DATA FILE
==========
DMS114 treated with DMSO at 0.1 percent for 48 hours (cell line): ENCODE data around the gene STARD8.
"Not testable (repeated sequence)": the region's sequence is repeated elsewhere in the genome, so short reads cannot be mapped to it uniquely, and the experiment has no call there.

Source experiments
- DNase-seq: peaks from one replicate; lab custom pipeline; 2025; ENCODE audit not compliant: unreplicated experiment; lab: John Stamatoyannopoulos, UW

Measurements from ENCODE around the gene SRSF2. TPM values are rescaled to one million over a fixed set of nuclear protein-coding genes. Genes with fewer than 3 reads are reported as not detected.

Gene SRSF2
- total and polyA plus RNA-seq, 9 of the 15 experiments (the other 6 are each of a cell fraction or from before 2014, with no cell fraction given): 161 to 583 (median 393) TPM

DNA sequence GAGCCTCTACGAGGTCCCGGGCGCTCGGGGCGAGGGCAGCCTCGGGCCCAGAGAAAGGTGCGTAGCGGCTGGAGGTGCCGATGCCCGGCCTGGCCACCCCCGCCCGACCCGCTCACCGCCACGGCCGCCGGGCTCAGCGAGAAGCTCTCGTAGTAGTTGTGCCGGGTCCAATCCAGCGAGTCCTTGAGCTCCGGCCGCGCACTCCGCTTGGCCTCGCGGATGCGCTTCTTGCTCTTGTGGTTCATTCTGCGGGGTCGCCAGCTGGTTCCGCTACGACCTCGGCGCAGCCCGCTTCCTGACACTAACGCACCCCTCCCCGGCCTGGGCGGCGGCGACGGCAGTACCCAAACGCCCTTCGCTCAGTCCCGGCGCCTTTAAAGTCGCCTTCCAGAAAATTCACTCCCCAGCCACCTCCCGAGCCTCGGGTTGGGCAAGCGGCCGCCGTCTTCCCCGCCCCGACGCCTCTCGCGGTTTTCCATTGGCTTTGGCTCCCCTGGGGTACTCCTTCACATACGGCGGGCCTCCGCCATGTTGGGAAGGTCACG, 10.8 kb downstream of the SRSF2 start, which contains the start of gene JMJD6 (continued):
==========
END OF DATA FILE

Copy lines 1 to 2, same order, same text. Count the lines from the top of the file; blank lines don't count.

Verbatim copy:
DMS114 treated with DMSO at 0.1 percent for 48 hours (cell line): ENCODE data around the gene STARD8.
"Not testable (repeated sequence)": the region's sequence is repeated elsewhere in the genome, so short reads cannot be mapped to it uniquely, and the experiment has no call there.